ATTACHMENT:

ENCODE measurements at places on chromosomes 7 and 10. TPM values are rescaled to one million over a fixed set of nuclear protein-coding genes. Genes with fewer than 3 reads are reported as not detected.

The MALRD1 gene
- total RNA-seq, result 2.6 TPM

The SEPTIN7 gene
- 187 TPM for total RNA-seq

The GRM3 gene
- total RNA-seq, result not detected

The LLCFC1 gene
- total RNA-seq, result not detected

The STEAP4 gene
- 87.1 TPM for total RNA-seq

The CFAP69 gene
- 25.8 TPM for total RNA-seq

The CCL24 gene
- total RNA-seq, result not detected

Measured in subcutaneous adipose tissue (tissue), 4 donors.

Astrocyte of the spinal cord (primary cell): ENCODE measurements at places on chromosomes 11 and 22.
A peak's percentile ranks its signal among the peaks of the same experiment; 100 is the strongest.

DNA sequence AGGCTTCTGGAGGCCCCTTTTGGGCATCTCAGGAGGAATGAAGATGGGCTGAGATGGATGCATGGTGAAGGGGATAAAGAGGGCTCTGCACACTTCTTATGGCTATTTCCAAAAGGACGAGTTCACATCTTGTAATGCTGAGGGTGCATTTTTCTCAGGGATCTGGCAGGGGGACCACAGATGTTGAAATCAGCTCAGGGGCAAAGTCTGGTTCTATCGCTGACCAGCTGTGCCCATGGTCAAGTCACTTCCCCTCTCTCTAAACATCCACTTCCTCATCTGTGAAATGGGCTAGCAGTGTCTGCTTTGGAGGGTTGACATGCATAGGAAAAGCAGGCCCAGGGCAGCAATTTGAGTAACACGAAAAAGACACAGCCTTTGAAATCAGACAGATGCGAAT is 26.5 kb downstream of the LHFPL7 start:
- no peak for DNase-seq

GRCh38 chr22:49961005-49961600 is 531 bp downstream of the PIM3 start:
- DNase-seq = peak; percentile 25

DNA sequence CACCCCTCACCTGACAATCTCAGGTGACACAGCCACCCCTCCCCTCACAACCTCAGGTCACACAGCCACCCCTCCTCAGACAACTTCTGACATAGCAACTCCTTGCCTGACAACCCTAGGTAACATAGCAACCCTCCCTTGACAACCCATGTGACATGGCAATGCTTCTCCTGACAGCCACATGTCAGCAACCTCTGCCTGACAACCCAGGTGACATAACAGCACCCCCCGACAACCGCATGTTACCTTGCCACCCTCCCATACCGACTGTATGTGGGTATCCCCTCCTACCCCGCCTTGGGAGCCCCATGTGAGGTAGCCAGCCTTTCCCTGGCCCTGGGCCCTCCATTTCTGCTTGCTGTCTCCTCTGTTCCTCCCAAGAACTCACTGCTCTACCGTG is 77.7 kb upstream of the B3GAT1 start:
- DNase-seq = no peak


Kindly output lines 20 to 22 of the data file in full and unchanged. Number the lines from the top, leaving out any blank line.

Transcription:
- no peak for DNase-seq

GRCh38 chr22:49961005-49961600 is 531 bp downstream of the PIM3 start:
- DNase-seq = peak; percentile 25